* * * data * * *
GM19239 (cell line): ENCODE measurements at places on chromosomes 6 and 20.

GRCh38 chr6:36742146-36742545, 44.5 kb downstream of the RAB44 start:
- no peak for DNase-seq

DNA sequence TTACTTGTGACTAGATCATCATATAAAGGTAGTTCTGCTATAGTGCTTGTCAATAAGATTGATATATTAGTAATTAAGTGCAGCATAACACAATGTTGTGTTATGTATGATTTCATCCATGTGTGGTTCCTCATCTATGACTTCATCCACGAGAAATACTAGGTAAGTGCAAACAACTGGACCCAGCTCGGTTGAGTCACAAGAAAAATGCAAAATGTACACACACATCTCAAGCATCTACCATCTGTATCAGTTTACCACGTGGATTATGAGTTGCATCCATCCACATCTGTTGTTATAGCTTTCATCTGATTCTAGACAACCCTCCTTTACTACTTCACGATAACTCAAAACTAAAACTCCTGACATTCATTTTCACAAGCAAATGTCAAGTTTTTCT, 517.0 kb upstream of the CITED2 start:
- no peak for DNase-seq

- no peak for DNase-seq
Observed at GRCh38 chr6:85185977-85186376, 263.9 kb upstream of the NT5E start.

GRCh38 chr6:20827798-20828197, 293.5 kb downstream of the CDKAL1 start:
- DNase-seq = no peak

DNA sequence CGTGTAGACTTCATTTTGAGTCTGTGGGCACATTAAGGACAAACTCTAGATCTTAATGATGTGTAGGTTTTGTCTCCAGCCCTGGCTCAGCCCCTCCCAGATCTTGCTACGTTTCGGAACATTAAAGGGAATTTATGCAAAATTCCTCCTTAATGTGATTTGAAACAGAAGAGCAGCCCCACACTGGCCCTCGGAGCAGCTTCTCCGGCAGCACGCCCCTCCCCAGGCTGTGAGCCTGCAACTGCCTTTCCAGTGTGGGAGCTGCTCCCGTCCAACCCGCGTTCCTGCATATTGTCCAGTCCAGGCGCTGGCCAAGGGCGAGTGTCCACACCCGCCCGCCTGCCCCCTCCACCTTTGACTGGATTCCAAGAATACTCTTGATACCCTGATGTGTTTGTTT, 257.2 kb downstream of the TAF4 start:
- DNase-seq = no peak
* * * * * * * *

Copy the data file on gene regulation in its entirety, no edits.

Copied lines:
GM19239 (cell line): ENCODE measurements at places on chromosomes 6 and 20.

GRCh38 chr6:36742146-36742545, 44.5 kb downstream of the RAB44 start:
- no peak for DNase-seq

DNA sequence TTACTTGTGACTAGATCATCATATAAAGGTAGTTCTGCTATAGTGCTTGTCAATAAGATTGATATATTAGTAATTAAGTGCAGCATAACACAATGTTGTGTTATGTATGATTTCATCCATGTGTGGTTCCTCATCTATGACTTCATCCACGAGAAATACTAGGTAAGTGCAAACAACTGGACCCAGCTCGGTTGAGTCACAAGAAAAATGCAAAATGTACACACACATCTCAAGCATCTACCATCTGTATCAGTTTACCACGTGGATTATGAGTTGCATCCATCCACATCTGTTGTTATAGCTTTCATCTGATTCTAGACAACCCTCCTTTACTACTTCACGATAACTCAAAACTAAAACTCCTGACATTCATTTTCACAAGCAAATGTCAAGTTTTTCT, 517.0 kb upstream of the CITED2 start:
- no peak for DNase-seq

- no peak for DNase-seq
Observed at GRCh38 chr6:85185977-85186376, 263.9 kb upstream of the NT5E start.

GRCh38 chr6:20827798-20828197, 293.5 kb downstream of the CDKAL1 start:
- DNase-seq = no peak

DNA sequence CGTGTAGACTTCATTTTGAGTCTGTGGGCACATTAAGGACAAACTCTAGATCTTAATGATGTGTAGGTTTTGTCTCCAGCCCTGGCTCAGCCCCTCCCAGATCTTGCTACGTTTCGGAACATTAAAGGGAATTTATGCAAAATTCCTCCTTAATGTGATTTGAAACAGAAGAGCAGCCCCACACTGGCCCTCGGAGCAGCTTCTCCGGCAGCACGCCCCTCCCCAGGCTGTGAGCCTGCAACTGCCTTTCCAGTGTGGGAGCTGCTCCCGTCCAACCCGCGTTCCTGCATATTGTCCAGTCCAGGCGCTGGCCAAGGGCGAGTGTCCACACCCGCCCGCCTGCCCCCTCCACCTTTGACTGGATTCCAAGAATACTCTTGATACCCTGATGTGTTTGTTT, 257.2 kb downstream of the TAF4 start:
- DNase-seq = no peak